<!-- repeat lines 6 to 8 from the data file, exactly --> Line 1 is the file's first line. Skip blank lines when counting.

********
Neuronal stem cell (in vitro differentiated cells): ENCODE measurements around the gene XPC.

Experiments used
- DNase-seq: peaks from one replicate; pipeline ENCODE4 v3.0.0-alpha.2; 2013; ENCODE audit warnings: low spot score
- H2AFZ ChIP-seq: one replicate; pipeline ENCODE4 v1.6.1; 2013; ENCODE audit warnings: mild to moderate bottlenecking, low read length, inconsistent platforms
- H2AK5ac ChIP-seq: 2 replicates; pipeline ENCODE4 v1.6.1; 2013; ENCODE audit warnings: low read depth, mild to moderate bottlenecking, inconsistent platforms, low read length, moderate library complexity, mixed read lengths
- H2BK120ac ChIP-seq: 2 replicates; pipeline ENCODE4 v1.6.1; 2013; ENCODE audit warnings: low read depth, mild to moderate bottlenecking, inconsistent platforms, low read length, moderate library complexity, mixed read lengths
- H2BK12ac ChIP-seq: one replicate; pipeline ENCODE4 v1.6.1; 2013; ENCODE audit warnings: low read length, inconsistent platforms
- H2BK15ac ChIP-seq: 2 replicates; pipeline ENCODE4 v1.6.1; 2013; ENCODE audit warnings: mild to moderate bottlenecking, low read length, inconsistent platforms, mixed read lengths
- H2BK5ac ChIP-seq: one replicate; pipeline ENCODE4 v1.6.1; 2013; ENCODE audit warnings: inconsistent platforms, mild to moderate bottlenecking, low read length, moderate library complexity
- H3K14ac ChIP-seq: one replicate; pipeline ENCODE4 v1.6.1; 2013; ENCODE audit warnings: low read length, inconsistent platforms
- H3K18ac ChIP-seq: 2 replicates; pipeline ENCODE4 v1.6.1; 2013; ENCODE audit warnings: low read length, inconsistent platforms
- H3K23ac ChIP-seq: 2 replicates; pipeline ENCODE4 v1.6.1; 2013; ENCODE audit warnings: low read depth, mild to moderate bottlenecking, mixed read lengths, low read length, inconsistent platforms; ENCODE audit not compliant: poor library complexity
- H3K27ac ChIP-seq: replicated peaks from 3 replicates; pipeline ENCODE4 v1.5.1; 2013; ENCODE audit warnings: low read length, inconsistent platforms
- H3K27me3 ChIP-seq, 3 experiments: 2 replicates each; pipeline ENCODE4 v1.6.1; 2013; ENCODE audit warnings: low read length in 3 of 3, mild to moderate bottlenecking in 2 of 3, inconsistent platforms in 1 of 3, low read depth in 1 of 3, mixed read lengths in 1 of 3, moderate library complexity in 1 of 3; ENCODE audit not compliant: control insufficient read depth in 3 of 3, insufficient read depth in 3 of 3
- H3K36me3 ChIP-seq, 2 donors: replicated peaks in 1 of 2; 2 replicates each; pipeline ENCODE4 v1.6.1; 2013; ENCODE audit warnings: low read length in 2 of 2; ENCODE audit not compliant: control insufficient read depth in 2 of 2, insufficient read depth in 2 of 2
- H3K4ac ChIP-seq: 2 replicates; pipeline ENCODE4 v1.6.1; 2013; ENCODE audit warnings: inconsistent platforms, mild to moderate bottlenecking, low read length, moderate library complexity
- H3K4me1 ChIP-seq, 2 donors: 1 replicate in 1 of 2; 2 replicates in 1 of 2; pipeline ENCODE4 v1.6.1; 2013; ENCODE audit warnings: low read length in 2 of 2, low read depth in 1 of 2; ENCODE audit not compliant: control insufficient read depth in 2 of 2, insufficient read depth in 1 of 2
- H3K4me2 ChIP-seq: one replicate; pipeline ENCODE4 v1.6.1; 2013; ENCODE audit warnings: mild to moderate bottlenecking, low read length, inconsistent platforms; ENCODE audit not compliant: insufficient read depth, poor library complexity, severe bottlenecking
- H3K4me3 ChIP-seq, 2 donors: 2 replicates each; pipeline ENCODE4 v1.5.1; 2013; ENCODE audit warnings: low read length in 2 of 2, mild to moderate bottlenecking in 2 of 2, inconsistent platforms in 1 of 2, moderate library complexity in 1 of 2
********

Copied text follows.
- H2BK120ac ChIP-seq: 2 replicates; pipeline ENCODE4 v1.6.1; 2013; ENCODE audit warnings: low read depth, mild to moderate bottlenecking, inconsistent platforms, low read length, moderate library complexity, mixed read lengths
- H2BK12ac ChIP-seq: one replicate; pipeline ENCODE4 v1.6.1; 2013; ENCODE audit warnings: low read length, inconsistent platforms
- H2BK15ac ChIP-seq: 2 replicates; pipeline ENCODE4 v1.6.1; 2013; ENCODE audit warnings: mild to moderate bottlenecking, low read length, inconsistent platforms, mixed read lengths